Global assembling of Academicians, Researchers, Scholars & Industry to disseminate and exchange information at 100+ Allied Academics Conferences
Dr. Ning-Sung Yang is a Distinguished Professor and Distinguished Research Fellow of Academia Sinica and the associated universities in Taipei, Taiwan. He has helped the development of gene gun technology and pioneered its application to mammalian transgene experimental systems and gene therapy approaches. After thirty years of a research career in USA, Dr. Yang established the Agricultural Biotechnology Research Center in Academia Sinica, Taipei. He was elected in 2006 as a member of the American Association for the Advancement of Science (AAAS, USA). He has published more than 160 research papers, and obtained 14 USA patents.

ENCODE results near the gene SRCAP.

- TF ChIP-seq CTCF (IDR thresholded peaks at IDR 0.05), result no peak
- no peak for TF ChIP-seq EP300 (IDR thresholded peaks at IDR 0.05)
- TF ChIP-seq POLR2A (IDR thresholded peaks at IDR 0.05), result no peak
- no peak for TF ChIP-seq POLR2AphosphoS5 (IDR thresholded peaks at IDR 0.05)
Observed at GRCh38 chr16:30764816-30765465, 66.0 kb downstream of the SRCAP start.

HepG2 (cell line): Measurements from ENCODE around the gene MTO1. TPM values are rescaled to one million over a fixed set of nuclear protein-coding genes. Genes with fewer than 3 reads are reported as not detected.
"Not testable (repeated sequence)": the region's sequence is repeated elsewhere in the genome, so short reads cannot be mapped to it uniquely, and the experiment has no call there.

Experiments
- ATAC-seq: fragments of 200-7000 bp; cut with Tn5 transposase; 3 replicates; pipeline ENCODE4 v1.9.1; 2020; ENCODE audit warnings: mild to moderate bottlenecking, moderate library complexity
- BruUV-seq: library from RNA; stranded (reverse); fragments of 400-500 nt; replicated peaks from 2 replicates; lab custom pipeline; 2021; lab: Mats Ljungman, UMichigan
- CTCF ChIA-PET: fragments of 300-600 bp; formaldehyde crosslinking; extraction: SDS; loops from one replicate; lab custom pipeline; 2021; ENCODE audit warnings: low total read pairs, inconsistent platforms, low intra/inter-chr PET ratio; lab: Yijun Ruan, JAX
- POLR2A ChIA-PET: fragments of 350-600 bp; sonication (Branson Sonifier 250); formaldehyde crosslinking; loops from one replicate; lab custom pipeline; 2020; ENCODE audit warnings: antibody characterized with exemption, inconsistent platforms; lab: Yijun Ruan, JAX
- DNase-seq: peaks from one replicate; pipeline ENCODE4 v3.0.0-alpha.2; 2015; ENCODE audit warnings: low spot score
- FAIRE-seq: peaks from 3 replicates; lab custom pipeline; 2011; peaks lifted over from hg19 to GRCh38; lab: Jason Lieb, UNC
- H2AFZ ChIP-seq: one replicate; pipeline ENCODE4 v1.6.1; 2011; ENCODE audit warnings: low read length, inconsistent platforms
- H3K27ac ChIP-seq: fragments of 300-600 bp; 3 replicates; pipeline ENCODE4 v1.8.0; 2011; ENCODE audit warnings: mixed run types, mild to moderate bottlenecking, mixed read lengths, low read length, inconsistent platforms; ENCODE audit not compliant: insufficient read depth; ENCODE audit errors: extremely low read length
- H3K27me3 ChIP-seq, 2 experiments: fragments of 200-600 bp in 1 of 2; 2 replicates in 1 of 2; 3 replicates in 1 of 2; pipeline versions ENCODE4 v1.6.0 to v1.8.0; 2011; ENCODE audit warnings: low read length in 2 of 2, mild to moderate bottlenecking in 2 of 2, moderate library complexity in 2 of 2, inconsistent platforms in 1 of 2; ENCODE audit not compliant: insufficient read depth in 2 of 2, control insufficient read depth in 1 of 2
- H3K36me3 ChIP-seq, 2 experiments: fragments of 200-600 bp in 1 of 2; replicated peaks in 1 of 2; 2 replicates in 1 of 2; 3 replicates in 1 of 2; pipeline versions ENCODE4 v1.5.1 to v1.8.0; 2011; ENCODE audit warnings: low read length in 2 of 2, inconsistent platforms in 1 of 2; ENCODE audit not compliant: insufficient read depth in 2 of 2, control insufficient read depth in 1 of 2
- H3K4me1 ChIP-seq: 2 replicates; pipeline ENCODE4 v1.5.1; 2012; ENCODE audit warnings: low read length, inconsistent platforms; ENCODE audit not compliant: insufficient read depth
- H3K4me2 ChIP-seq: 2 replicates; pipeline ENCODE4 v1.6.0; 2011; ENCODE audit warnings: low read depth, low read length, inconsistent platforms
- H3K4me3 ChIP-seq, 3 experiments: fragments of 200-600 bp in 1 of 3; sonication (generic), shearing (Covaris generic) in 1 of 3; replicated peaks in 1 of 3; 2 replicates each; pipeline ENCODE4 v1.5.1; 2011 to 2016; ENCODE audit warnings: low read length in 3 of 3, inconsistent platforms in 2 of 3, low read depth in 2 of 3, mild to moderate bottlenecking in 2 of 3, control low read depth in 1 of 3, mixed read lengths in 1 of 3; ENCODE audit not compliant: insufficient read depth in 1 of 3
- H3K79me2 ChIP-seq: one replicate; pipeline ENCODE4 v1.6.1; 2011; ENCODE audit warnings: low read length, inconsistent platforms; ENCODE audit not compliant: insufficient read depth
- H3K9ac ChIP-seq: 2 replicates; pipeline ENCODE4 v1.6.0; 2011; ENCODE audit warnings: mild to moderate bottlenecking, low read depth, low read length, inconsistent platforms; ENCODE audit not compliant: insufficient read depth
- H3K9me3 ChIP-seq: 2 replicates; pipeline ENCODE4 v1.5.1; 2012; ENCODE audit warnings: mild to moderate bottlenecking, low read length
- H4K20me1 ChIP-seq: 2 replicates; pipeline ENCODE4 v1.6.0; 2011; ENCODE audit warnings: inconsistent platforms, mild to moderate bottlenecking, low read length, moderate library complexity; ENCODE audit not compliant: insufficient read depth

In our recent studies, we showed that many phytochemicals or their derivatives can confer diverse pharmacological activities in preventing tumor metastasis (See References). These phytochemical activities regulate the immune system or non-malignant cells in a tissue microenvironment under various in vivo conditions. And these activities cannot be effectively addressed by the conventionally used cell culture systems in vitro. Our current strategy is to initiate our study through a combination of omics approaches and specified in vivo tumor model systems. Specifically, we first make predictions for candidate specific pharmacological activities according to the “omics screening” profile of differential responsive genes, proteins or involved metabolites. Then we make a list of hypothesis in priority sequence. Finally, we detect/evaluate the candidate mechanistic signaling cells/molecules for suppression of well-defined tumor metastasis activity. With this strategy, we have been successful in evaluating several pharmacological effects of nature plant phytochemicals or their derivatives on immune cell systems or the surrounding nonmalignant cells in defined tumor microenvironment. The omics approaches we used to predict and reveal the specific pharmacological activity of phytochemicals or medicinal herbal extracts/fractions, including genomics, transcriptomics, proteomics, metabolomics and the next generation sequencing (NGS) systems. The systematic analysis of the observed data is to “contemplate” the cellular or physiological responses, according to the various pattern changes detected in different response elements. Technically, in our task on pathway and net-working analyses, the overall or big trend/pattern of the different responsive elements or/and their signaling systems is the key for predicting specific pharmacological mechanisms, instead of the “super” inducer or suppressor single gene activities. For instance, the “expression pattern or trend”, rather than the “fold change”, of specific microRNA species is a much more important factor for predicting their suppressive effect on target genes. As a result, the understanding and background knowledge of specific targets or signaling networking pathways of specific disease targets are quite important and need to be carefully reviewed “first” before “searching the omics data” in a totally randomized way. With this approach, whether the expression trend of their downstream genes can fit the proposed hypothesis is also considered as a key factor.